There is no centralization. It's just that the genesis block (the first block in the chain, or in case of eMunie the first block of the tree) does not start with a balance of zero. After that there is nothing centralized in the system, it's a peer-to-peer network without central servers just like Bitcoin.
I'm one of those who gave some BTC to get a part of the initial eMunie supply. That makes me a victim in your eyes I suppose
I like the fact that Dan (the creator of eMunie) is very transparent and open in these matters, we will know how much money he collects. I trust him when he says these funds will be used to further develop and promote eMunie. And I don't have a problem with him being paid for the work he does. In fact, he has be working full time on this project for more than half a year now, completely on his own expense.
Although not everything is known yet, the creator of eMunie has explained a lot of the mechanisms involved, mostly in forum posts. Those people, like me, who participate in the private beta, see the system working each day. And yes, everybody can apply for the beta.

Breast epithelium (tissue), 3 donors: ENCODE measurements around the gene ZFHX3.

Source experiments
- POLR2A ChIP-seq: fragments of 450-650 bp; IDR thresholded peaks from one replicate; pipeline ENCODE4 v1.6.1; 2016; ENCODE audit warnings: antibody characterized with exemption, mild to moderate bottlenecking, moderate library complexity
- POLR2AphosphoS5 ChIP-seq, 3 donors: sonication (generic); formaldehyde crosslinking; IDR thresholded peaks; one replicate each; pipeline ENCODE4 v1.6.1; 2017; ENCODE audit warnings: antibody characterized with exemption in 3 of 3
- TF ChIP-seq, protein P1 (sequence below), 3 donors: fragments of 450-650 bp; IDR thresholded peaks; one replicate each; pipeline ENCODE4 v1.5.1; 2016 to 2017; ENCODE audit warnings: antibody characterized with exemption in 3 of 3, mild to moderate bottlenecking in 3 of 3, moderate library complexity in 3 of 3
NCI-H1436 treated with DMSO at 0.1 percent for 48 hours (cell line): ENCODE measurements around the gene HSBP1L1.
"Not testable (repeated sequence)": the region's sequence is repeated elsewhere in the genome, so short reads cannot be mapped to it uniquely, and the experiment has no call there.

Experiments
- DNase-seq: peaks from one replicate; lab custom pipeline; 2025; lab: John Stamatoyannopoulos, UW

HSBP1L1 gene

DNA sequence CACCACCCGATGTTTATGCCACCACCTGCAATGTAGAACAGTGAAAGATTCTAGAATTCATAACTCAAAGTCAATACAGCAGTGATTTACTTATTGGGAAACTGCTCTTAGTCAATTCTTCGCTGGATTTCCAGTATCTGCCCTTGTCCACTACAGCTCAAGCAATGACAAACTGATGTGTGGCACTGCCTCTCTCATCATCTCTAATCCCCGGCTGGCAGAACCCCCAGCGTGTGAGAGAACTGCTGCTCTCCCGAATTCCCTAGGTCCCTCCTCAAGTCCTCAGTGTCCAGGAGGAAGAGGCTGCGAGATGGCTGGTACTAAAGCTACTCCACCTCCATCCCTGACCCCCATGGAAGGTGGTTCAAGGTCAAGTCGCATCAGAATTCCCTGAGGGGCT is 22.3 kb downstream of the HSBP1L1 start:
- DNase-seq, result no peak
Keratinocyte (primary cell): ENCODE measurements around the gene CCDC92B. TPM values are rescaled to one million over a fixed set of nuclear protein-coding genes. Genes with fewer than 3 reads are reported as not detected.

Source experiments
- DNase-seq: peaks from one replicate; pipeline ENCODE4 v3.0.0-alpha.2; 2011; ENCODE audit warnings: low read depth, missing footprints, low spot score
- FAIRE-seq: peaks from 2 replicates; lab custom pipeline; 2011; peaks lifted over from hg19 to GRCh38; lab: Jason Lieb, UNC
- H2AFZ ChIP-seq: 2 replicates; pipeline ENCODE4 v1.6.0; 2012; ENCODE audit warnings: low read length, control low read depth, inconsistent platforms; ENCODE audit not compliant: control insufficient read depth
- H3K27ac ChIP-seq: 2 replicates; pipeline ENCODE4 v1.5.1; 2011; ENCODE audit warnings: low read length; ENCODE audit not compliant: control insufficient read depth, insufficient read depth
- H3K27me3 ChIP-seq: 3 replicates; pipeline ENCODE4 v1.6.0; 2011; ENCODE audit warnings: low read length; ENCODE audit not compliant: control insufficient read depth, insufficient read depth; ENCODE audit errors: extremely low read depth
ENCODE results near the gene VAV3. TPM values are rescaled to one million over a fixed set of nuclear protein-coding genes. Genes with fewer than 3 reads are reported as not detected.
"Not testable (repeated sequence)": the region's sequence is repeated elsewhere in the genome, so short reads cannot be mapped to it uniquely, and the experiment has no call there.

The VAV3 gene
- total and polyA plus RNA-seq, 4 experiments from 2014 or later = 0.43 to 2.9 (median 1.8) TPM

There is no central mint involved. An initial number of coins will be pre-allocated in the genesis block. All of those coins will be sold (for dollars, Bitcoin & Litecoin), and everybody can participate. From then on new coins are distributed in two ways: everybody who has coins gets a small percentage of his coins as interest, and clients who register transactions (called "hatchers") get a fee to do that job. The "hatchers" don't do the same calculation all together, like Bitcoin miners, but transactions are appointed to them.
eMunie looks like a good alternative to Bitcoin. It does not only give a solution to the anonymity issue, but solves a number of other issues with Bitcoin, like the huge block chain size, the long time before a transaction is confirmed and waste of electricity through mining. The start of the production network is expected for the end of January. I'm really looking forward to see if it can hold up to all its promises, but the developer is a really capable and motivated guy (he was the owner of the company that developed NFC used in a lot of smartphones today).